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Old 05-14-2019, 07:18 AM
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Quote:
Originally Posted by you with the face View Post
“Toxically male” is not what “toxic masculinity” means. Male and masculinity don’t equate to the same thing. To make the inference you’re drawing, you have to ignore the context in which it’s used and the literal meaning of words.
The words don't mean the same thing, true. And the difference between their meanings is exactly the point I am making:

The literal meaning of the word "masculinity" is not what is actually "male" but what is accepted as the stereotype of being male, those things that we define are appropriate to being a man, that we expect a man to be.

One has to ignore the literal meaning of the word and the context to pretend that one is not accepting and affirming the stereotype that aggressiveness, toughness, strength, etc. are is appropriate and expected of a man to be "a man" and that conversely a male without those things is less of a man if not effeminate.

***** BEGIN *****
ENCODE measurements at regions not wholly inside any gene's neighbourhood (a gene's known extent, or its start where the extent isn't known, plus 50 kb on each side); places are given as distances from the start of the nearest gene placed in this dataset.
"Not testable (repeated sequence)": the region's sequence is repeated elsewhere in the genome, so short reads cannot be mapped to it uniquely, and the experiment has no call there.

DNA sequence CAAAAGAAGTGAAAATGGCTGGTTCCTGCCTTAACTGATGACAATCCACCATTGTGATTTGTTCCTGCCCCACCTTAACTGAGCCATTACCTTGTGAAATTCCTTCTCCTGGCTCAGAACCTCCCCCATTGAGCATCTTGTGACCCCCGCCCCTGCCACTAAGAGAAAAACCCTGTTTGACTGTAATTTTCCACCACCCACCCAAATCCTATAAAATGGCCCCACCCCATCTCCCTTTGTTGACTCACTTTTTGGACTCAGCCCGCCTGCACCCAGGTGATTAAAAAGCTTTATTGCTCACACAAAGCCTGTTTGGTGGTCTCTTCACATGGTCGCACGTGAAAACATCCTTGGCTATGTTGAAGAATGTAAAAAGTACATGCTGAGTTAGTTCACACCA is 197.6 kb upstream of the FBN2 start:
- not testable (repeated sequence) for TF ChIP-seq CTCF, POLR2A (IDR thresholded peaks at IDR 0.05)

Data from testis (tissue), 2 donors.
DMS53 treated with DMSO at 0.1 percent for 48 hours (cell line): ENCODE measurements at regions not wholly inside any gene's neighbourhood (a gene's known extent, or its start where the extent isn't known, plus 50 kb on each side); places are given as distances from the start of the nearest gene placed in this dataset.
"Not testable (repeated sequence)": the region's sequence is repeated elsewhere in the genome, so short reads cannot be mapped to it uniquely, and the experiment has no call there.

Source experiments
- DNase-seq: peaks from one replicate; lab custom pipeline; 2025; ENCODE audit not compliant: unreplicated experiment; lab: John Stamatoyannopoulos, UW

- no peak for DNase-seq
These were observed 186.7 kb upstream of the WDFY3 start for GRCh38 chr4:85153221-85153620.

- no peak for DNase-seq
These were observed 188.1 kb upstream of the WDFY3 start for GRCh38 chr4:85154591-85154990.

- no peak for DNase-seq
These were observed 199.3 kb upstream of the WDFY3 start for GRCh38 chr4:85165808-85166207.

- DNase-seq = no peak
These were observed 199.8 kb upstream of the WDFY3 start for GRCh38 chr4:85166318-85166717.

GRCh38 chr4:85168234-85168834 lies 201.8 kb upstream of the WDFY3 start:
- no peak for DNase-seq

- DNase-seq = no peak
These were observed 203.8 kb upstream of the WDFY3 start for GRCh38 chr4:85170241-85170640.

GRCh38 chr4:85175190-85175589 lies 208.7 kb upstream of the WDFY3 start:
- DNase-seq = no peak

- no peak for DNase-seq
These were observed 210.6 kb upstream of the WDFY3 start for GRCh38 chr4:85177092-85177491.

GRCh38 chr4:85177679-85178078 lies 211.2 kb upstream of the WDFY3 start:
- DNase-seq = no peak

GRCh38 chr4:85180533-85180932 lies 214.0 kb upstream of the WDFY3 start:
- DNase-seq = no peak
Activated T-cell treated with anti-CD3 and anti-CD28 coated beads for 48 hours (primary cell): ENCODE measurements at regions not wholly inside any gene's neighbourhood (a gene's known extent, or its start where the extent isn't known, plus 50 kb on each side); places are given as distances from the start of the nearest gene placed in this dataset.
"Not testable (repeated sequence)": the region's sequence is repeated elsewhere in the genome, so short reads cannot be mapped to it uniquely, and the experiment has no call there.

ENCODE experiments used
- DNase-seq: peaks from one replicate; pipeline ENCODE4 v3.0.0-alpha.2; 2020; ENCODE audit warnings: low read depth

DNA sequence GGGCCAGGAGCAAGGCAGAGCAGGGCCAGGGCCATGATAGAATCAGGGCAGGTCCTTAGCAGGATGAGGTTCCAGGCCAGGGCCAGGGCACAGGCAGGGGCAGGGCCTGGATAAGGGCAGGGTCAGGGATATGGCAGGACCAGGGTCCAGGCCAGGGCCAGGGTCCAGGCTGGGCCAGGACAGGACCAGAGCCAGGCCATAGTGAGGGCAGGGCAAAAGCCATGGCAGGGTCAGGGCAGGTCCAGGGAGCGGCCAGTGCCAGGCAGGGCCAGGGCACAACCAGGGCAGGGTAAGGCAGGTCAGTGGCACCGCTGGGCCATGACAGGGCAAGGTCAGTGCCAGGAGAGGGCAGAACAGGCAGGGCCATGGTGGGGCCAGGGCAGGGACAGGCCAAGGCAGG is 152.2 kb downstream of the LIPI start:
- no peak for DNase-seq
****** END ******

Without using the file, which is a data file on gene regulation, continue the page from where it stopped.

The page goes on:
So monstro I do not deny that there are traits are the stereotype of what a man is and that society would define a male without those things as not much of a man as a a cultural construct.

I argue that the terms "toxic masculinity" and "hypermasculinity" reinforce those stereotypes as the cultural construct. Part of the problem is considering and messaging a women watching sci-fi, to use just one of your examples, as a man's thing (a masculine trait) and housework (domestic divinity, your other side) is a womanly thing (a feminine trait).

Saying that men should have and be comfortable with more feminine traits, and be less manly because that is toxic, and that women should have and be comfortable with more masculine traits, be less feminine ... is, IMHO, not useful or helpful in addressing the issue, which is the sexist stereotypes themselves.